Technically Incorrect offers a slightly twisted take on the tech that's taken over our lives.
I understand that when people wish to sell drugs, they often text a known number.
Shortly afterward, a transaction is completed and a nice man arrives at the buyer's house on a bicycle with their order.
You know: "Two number threes, a number 37 and four ounces of number 22."
It's not clear, though, that any police department avails itself of this service. At least not officially.
It must have been a surprise, therefore, to Martin County Sheriff's Office in Florida when it received a text that read: "Hey, bro." The text allegedly came through to the cell phone of its narcotics captain.
It's true that some police departments want to be thought of as our brothers -- and, indeed, sisters. I'm not sure many police officers respond as readily to "bro" as they do to, say, "sir" or "madam."
Still, the police replied. Not with "Yo, bro," but with "who is this."
The reply came: "It's will remember we met at 7-11."
One does meet the most interesting people at 7-Eleven. I wonder how many are uniformed officers. Still, the texting back-and-forth continued until the narcotics captain offered: "Whats up," only to receive the reply: "Not much dude wanna smoke u have any green."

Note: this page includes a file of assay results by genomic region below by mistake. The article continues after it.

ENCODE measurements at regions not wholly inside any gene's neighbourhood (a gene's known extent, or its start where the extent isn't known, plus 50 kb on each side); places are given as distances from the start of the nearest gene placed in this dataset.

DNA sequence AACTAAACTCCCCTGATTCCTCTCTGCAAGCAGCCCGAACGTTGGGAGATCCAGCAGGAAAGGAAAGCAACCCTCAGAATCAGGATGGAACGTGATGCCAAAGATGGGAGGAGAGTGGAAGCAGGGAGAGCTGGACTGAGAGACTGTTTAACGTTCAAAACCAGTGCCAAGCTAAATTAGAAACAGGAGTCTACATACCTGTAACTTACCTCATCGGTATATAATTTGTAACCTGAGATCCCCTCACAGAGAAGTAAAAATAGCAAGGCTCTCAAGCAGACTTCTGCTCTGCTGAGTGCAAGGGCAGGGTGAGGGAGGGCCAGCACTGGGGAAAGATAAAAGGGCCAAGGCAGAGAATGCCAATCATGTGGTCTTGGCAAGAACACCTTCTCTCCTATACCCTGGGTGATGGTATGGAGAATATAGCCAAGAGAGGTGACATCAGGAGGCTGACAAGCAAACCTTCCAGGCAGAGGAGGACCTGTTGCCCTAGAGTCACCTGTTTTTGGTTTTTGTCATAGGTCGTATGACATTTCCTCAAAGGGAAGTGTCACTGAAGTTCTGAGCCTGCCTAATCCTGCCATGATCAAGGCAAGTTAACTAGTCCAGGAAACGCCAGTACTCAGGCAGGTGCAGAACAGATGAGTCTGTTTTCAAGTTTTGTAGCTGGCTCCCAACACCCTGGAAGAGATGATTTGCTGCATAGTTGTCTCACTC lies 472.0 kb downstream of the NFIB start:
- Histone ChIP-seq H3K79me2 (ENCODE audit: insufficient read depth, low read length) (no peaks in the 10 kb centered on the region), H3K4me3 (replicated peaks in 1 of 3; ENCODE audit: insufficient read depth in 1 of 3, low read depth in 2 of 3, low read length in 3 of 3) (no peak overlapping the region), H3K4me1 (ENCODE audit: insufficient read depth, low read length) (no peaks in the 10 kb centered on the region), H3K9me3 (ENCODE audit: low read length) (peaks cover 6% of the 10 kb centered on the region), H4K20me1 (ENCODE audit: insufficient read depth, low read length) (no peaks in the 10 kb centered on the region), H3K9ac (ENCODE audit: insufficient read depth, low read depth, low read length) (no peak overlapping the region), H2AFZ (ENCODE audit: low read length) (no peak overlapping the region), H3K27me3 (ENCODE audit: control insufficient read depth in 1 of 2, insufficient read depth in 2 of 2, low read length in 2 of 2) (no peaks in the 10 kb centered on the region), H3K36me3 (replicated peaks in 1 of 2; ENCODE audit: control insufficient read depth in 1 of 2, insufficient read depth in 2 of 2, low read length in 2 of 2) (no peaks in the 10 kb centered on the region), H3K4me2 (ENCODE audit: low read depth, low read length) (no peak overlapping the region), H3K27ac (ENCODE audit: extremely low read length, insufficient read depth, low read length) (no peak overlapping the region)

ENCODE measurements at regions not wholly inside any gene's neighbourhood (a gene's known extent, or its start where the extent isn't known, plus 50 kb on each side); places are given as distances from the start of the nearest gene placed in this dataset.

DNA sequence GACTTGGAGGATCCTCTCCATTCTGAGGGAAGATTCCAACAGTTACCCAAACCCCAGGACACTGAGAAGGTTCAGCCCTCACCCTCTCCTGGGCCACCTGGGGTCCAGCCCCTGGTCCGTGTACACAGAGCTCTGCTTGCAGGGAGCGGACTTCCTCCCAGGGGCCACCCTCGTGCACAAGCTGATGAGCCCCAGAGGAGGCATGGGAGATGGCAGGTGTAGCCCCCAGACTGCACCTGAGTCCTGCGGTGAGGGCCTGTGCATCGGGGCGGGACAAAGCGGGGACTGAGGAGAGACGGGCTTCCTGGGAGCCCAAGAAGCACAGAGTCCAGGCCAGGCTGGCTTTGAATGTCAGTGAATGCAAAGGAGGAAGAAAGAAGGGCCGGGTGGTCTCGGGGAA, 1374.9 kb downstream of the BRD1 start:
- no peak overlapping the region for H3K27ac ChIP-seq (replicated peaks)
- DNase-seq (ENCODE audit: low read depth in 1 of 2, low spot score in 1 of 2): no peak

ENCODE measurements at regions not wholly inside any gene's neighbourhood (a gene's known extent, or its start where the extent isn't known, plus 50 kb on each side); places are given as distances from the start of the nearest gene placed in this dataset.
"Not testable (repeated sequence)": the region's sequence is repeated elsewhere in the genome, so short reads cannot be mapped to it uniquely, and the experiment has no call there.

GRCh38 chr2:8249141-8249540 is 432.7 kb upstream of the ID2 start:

No, the narcotics captain didn't immediately declare his need or his wealth. Instead, he texted: "I don't know you. Send me a pic."
By this stage, you'll be thinking this sounded like a Tinder chat. However, it degenerated to the point where 29-year-old William Lamberson allegedly tried to sell some cocaine to the narcotics captain.
This is related not by some dry press release. Instead, the Sheriff's Office posted to Facebook what it says are screenshots of the texts.
The sheriff's office accompanied these texts with this message: "On September 1st, Lamberson thought he was meeting his 'hook up', so he could sell some cocaine, instead, he was greeted by MCSO's narcotics detectives. He was arrested, and charged with possession of a controlled substance with the intent to sell."
The post ended with: "It's probably a good time to let Mr. Lamberson know, he had the wrong number."
A spokeswoman for the Martin County Sheriff's Office told me: "Mr. Lamberson is still in jail on a $40,000 bond. He has not yet been told by us that he was texting an officer. However, due to the publicity, he may have been told by others."
Please remember, therefore, that whenever you're doing business by text, it's always worth knowing exactly who is texting you back.
Sometimes, you see, life can just blow.